Making my way up the Tiber, and right before Isola Tiberina, I caught a glimpse of the remainings of Ponte Rotto (broken bridge), a 2nd century bridge in a typically Piranesian stay of decay.3
I then found a set of stairs at street level and went down to the river bank sidewalks, where I took this picture:
This was not such a great idea. The person in the photograph whom I mistook for a tourist turned out to be a very angry homeless man who immediately started shouting at me and calling for reinforcements. Soon a group of very upset Italian vagrants showed up and came towards me. It got pretty tense so I retreated.
As I continued north along the river bank, the day gave way into the afternoon and I still hadn’t explored any ruins. My last hope was an abandoned stadium north of the city, in Flaminio. I hired a bike to get there and cycled at good pace along the Tiber.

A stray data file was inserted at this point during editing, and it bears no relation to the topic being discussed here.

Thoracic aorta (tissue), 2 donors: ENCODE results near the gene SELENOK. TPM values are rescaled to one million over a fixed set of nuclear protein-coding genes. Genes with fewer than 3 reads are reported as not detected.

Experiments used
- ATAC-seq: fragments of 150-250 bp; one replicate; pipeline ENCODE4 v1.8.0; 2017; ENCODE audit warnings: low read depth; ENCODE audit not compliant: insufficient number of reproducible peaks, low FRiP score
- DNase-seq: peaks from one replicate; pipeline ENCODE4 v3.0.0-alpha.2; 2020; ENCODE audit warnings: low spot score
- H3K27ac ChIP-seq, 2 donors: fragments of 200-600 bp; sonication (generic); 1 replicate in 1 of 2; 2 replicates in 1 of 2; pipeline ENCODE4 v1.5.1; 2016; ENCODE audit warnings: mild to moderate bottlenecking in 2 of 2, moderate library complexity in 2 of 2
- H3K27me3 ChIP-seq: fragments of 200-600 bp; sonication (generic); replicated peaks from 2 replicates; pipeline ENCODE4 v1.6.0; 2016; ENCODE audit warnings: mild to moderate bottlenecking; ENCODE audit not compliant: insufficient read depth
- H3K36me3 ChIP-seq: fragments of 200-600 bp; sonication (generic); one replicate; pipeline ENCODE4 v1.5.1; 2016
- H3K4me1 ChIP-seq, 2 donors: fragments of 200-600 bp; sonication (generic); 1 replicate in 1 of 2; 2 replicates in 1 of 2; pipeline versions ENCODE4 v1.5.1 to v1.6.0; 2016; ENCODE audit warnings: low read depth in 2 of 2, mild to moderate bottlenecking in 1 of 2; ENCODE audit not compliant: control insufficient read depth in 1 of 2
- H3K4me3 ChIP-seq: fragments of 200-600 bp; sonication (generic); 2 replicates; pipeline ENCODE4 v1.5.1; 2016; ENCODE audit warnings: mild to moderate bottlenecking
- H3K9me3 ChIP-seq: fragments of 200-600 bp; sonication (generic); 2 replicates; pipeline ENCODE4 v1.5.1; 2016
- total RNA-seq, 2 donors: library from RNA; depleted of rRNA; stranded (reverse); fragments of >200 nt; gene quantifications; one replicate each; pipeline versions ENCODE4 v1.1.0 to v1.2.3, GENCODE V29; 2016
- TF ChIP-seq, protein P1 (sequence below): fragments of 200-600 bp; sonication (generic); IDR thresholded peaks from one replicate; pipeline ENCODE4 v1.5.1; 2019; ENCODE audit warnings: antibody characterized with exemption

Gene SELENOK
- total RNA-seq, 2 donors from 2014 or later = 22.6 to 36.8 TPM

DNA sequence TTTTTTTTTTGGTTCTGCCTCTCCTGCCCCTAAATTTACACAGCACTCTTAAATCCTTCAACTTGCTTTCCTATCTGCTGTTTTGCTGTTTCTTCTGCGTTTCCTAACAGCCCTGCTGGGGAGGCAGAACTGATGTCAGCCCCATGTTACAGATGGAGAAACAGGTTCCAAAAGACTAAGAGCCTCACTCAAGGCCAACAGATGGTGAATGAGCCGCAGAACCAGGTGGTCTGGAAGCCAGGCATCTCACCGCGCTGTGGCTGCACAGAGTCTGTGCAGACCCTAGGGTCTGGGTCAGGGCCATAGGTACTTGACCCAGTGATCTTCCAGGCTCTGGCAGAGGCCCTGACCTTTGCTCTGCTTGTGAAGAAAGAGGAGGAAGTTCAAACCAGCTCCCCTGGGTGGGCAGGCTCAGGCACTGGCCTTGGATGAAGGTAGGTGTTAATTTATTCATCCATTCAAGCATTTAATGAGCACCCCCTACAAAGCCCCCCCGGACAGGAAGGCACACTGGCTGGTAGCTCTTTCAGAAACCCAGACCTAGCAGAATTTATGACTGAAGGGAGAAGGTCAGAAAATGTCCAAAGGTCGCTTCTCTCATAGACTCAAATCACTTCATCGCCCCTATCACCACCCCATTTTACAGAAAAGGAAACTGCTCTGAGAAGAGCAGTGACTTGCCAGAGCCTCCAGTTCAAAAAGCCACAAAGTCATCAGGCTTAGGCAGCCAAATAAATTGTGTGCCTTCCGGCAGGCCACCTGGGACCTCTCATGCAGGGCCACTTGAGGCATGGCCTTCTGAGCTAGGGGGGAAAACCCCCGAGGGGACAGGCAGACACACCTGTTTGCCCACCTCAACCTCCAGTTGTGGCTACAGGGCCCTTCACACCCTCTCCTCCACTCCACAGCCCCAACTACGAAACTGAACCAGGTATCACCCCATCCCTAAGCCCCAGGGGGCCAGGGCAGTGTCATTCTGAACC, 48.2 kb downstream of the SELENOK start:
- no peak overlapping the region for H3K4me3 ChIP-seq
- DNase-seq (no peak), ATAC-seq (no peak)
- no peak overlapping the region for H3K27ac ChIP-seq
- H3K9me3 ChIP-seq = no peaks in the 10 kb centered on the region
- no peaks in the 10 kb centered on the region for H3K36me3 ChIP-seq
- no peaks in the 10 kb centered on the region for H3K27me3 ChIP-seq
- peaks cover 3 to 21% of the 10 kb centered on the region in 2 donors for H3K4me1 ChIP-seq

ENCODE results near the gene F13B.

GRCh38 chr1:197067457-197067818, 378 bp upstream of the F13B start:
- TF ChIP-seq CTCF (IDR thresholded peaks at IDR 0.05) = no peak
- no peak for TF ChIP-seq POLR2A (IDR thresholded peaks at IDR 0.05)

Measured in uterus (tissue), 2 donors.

I found the stadium shortly before sunset, cycled around it looking for a way in and eventually came across a hole in the fence.
A few kilometers south, the crowds must have been gathering around the Colosseum but I had this other amphitheatre all to myself. I had found my own beautiful ruin of the modern just sitting there, partially hidden from the main road by overgrown vegetation.4
I explored for a while, soon it got dark and as I was preparing to leave I noticed a police car by the broken fence. I waited for a while, but the car wouldn’t move, so I moved along and jumped the fence away from the main road and cut myself in the process. By the time I was supposed to meet my friends at the MAXXI museum, I was tired, hungry, bleeding and covered in dirt. A sharp contrast with the slick lines and clean surfaces around me.